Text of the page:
Need someone to lead product or development at your software company? I lead product and engineering teams and I'm looking for my next opportunity. Check out my resume and get in touch.

Anti filter

Freshness Warning
This article is over 17 years old. It's possible that the information you read below isn't current.

ClickZ contributor and email marketer Paul Soltoff doesn’t like spam filtering software. In "Filtering Our Rights Along With Our Email?," Soltoff laments the fact that anti-spam filters are catching marketing messages, newsletters, and other corporate communications that aren’t spam.

Soltoff sees the spam wars as a question of rights. But where spammers speak of the right of the marketer to send mailings, Soltoff is worried about the right of the consumer to receive email that they have asked for. While I mostly agree with his point that users need to be in control of filtering, I disagree with the broad generalizations he makes and his implied solution.

Soltoff says, "Companies underwriting the development of this software view any solicitation as spam, regardless of whether it was requested by the recipient. In essence, they are willing to prevent email from reaching individuals who want them under the guise of saving consumers from drowning in a sea of spam."

Is this true? Soltoff’s personal opinion about the motives of anti-spam developers is presented as fact. The developers of SpamAssassin don’t appear to want to block legitimate mail from legitimate companies. In fact, the SpamAssassin filters specifically identify mailing lists and words commonly found in legitimate commercial messages and reduce the spam score of such messages. SpamAssassin also passes through email from verification services like Habeas and the Bonded Sender Program. In the eyes of most spam filter developers the single worst thing that can happen is a false positive. It is better to let some spam slip through than to falsely filter a legitimate message.

Soltoff appears to want an end to filtering so he can make sure his clients messages get through. He says he doesn’t want someone else filtering his email. He wants email users to have the choice of reading or ignoring email that is sent to them.

But what if that email user is at work? In the United States, your work email box doesn’t belong to you, it belongs to your employer. Your employer has the right to filter your mail to improve your productivity, eliminate pornography, or any other reason.

For the most part, consumers using their ISP’s mail servers already have the choice whether to have their mail filtered. Many ISPs and free Web mail providers offer spam filtering as an option. The user can turn it on and off. Others tag mail that is suspected to be spam, but leave it up to the end users as to what to do with that mail. People using providers that don’t make filtering optional still can choose to switch providers.

Rather than complain about the state of spam filtering, Soltoff should work toward keeping his client’s messages from being filtered by ensuring that they don’t look like spam. And if he wants to truly help email marketers, he should write a column on how to prevent your email from triggering spam filters. I’ll even help him research and write it.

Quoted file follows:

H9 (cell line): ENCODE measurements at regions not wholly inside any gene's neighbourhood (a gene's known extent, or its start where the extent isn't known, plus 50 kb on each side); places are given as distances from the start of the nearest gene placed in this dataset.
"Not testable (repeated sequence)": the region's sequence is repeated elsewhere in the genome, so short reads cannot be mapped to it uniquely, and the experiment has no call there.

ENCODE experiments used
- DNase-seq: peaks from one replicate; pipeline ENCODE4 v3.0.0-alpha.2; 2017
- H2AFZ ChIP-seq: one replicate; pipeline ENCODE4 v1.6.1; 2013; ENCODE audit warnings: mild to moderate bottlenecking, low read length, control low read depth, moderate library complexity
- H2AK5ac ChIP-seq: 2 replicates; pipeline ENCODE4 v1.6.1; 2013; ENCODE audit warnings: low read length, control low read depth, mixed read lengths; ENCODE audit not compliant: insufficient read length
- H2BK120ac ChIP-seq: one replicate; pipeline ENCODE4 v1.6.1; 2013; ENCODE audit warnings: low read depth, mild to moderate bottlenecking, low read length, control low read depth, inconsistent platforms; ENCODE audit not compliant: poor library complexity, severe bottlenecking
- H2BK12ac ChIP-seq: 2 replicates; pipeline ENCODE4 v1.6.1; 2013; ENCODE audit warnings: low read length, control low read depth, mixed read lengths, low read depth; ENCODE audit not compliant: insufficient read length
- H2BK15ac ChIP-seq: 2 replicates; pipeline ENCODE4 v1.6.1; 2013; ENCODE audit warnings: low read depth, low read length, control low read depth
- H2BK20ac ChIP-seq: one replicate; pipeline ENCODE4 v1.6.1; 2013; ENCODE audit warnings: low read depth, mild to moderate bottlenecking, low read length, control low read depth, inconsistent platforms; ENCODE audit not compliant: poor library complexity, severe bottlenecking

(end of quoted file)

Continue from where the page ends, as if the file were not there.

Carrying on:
August 28, 2002 3:46 PM

"Manual trackback" :-) You might be interested in the following URL:

This discussion has been closed.

Recently Written

A framework for onboarding new employees (May 15)
There’s no single good way to onboard an employee that works for every role. Here's a framework for creating a process that you can adapt to each situation.
TV hosts as a guide for software managers (May 10)
Software managers can learn a lot from journalists or late night TV hosts and how they interview people.
The Improvement Flywheel (Apr 29)
An incredible flywheel for the improvement of a development team. Fix a few things, and everything starts getting better.
Managers and technical ability (Dec 26)
In technical fields, the closer you are to the actual work being done, the closer your skills need to resemble those of the people doing the work.
Dysfunctions of output-oriented software teams (Sep 17)
Whatever you call it, the symptom is that you're measuring your progress by how much you build and deliver instead of measuring success by the amount of customer value you create.
Evaluative and generative product development (Aug 30)
Customers never even talk to the companies that don't fit their needs at all. If the only product ideas you're considering are those that meet the needs of your current customers, then you're only going to find new customers that look exactly like your current customers.
Product Manager Career Ladder (Aug 19)
What are the steps along the product management career path?
Building the Customer-Informed Product (Aug 15)
Strong products aren't composed of a list of features dictated by customers. They are guided by strong visions, and the execution of that vision is the primary focus of product development.


What I'm Reading


Adam Kalsey

+1 916 600 2497


Public Key

© 1999-2020 Adam Kalsey.